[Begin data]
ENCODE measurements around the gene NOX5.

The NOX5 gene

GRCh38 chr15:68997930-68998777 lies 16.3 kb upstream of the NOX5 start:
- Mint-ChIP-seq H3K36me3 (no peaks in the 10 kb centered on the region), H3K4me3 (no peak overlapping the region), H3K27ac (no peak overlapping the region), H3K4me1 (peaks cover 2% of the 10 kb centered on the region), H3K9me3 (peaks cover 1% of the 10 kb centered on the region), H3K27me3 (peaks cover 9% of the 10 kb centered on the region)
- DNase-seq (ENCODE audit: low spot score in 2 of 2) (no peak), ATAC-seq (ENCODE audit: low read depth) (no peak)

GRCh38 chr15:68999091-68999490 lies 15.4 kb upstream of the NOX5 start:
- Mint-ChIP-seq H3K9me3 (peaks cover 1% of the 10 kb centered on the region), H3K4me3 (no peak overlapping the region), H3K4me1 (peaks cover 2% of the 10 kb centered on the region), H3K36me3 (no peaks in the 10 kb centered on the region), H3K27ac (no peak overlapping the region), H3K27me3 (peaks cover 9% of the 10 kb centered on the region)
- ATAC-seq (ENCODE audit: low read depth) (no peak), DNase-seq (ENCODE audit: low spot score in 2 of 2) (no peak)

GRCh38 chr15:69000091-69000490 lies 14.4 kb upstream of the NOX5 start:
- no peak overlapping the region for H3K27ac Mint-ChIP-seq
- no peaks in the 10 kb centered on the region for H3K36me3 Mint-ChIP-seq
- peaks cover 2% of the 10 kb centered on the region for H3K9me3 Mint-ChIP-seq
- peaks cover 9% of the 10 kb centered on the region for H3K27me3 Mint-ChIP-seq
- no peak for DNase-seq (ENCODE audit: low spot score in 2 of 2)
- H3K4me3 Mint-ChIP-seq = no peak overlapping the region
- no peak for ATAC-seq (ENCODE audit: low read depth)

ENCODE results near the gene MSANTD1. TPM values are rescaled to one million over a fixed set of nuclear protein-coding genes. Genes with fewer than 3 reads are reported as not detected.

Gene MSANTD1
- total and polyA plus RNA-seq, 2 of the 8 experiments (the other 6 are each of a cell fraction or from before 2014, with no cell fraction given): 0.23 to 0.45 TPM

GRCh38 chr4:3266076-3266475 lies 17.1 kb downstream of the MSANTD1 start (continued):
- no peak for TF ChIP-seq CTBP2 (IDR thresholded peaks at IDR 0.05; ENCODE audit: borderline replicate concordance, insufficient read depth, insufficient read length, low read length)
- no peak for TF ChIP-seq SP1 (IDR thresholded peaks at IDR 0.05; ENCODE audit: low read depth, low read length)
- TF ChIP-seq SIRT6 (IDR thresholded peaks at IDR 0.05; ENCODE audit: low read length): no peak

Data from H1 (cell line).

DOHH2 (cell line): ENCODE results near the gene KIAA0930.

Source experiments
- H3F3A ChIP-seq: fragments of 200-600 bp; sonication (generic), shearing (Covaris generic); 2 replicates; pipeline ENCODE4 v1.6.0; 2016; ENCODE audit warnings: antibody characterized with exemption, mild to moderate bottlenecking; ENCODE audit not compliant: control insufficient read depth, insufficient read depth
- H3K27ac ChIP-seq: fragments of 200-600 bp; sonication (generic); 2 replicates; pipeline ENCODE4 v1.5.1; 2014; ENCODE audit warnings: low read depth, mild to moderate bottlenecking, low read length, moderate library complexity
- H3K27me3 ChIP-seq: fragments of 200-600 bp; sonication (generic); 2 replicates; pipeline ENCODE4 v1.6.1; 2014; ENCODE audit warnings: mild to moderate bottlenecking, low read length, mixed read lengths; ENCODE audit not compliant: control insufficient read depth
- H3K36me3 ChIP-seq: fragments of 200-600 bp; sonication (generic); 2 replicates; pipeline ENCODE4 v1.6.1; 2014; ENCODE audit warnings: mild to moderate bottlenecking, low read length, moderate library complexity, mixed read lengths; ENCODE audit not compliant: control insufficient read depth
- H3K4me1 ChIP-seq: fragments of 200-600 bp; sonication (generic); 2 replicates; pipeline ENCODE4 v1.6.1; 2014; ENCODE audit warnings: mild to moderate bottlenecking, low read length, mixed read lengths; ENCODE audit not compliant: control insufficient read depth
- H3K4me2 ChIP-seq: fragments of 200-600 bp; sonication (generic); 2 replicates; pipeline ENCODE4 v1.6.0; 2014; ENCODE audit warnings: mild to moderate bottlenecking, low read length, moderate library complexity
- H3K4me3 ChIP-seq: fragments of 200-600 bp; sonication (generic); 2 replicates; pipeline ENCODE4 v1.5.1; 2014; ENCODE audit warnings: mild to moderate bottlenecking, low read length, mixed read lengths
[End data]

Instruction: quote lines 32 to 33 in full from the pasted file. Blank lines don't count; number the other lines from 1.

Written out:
- H3K4me2 ChIP-seq: fragments of 200-600 bp; sonication (generic); 2 replicates; pipeline ENCODE4 v1.6.0; 2014; ENCODE audit warnings: mild to moderate bottlenecking, low read length, moderate library complexity
- H3K4me3 ChIP-seq: fragments of 200-600 bp; sonication (generic); 2 replicates; pipeline ENCODE4 v1.5.1; 2014; ENCODE audit warnings: mild to moderate bottlenecking, low read length, mixed read lengths